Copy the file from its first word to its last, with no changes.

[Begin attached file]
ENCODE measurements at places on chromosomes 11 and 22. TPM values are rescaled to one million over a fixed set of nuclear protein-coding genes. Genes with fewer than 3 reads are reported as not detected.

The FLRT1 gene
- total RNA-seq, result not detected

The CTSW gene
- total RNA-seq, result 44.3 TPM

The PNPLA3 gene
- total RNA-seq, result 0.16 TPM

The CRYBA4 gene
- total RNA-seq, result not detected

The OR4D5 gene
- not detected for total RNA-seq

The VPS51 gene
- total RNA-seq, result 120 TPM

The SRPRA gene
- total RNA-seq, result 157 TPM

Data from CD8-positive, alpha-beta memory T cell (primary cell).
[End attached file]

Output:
ENCODE measurements at places on chromosomes 11 and 22. TPM values are rescaled to one million over a fixed set of nuclear protein-coding genes. Genes with fewer than 3 reads are reported as not detected.

The FLRT1 gene
- total RNA-seq, result not detected

The CTSW gene
- total RNA-seq, result 44.3 TPM

The PNPLA3 gene
- total RNA-seq, result 0.16 TPM

The CRYBA4 gene
- total RNA-seq, result not detected

The OR4D5 gene
- not detected for total RNA-seq

The VPS51 gene
- total RNA-seq, result 120 TPM

The SRPRA gene
- total RNA-seq, result 157 TPM

Data from CD8-positive, alpha-beta memory T cell (primary cell).